Residents discuss Fauquier High renovations at town hall
Thursday, Dec. 13
Supervisor Chris Granger, left, and school board member Brian Gorg, right, lead at town hall discussion on renovations to Fauquier High School Wednesday at the Warren Green building in Warrenton. Photo by Alisa Booze Troetschel
A lack of trust in local elected officials came through loud and clear Wednesday night during a town hall meeting on the renovations of Fauquier High School.
School board member Brian Gorg and Supervisor Chris Granger convened the meeting to get public input on the renovation project at the Warrenton school.
The meeting was held in the Warren Green Building in Warrenton. Both Gorg and Granger represent Center District. Roger Sites, the principal of FHS, was also on hand at the session.
A common theme was that spending for the new addition seemed to take precedence over renovations to the existing structure.
"The [school] board has their agenda," said Janet Evans, a parent of three FHS students. "I'm beyond being fed up with this."
There has been little opportunity to express her views, she said, except for the three minute pubic comment period during school board meetings.
Although she comes to school system building committee meetings, the public is not allowed to speak, she said.
Several individuals expressed appreciation to Gorg and Granger for taking the initiative to listen to them.
"I want to be able to trust my board of supervisors and school board members," said John Green, adding that seeking additional funds to complete the renovations violates the funding and scope agreement made in 2011 between the board of supervisors and the school board.
The agreement specifies a cost of $32.8 million for the addition and renovation of FHS. Additionally, it states that the school board will not request bond funding for a period of 15 years.
Gorg was critical "of a school system that allowed itself to be locked into the agreement." He called the action "poor governing."
Supervisors Granger and Peter Schwartz, members of the school board/supervisors liaison committee, asked school division staff for cost estimates to complete renovations to the 300 and 700 wings, and modifying the 1979 section of the 100-200 wing to make it inhabitable after demolishing an older section built in 1963.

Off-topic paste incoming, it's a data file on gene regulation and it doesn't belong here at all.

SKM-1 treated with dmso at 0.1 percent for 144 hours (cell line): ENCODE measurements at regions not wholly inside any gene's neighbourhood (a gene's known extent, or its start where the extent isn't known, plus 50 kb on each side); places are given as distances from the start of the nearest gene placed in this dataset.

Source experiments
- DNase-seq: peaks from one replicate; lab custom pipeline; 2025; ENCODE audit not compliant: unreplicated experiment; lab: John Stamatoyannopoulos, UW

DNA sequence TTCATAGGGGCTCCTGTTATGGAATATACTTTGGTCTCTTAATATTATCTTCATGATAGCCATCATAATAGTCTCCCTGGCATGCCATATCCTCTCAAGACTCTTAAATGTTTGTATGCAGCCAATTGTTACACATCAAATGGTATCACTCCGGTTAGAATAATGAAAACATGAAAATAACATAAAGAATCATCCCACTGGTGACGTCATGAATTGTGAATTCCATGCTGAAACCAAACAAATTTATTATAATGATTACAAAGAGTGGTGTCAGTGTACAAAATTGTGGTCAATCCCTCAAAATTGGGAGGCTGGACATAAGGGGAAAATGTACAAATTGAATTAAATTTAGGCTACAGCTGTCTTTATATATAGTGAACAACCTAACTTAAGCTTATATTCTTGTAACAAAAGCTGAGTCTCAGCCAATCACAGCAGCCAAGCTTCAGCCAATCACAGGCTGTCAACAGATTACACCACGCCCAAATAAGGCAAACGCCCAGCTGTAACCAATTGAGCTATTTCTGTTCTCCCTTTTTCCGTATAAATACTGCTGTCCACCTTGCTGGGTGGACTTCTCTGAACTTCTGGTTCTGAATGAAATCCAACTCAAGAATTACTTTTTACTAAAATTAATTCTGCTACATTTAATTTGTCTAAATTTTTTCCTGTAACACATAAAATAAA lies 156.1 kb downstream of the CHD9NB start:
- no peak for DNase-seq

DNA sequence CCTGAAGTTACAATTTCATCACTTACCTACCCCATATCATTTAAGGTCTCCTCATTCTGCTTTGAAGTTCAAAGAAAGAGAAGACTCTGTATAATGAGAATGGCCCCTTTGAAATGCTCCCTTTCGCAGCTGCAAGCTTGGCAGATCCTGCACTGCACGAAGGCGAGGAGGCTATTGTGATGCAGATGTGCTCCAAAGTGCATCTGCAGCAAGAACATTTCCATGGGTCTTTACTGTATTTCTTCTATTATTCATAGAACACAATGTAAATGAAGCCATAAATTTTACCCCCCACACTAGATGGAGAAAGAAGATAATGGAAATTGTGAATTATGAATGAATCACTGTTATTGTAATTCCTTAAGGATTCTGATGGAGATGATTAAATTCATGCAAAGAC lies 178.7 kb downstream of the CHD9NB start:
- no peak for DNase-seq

The total funding required is $4.1 million. Cash funding is not readily available from either the school division or county coffers.
"If you fix it with cash," Granger said, "it's going to come right out of the classrooms." Therefore, bond funding would be necessary.
"I'm as concerned as the next guy about the money we're spending," said Gorg.
However, he supports renovating the 700 wing and getting the performing arts area up to par with Kettle Run and Liberty high schools.
The liaison committee discussed retaining the 1979 section of the 100-200 wing and tearing down the 1963 section. This is the proposal that Granger and Schwartz will bring to the board of supervisors. Granger cautioned that six members of the school board and board of supervisors combined favor demolishing both sections.
Parents from the community and FHS faculty have argued the advantages of keeping the entire wing, stating that it provides needed storage space, and allows classes taught in the windowless Annex building to relocate.
Should part or all of the 100-200 wing be retained, it would facilitate moving about 200 students from Kettle Run High School to FHS to alleviate overcrowding at Kettle Run, Granger said.
Otherwise, FHS will gain at most three classrooms from the addition/renovation project.
Lack of involvement by school staff in planning, to the detriment of the project, was another topic of discussion.
Granger said that it would have been advantageous if school staff had more input.
"I know from the past that the people over in the school understand the issues," he said.
"We had a top-down approach to this," he said. "We did not talk to people on the ground."
FCPS encountered a backlash protesting the destruction of the FHS mosaic as part of the project, Gorg said that he received more than 200 emails, some of which were from other parts of the nation.
The mural, illustrating a variety of academic disciplines, has existed since FHS opened its doors in 1963.
While neither official said that the cause was hopeless, neither offered any encouragement.
Granger offered assurances that, details would be spelled out in the new agreement describing the completion of the renovation.
"I'm not beyond putting all that minutia in the agreement," Granger said.
A new agreement is contingent upon the board of supervisors' approval of the funding request for $4.1 million.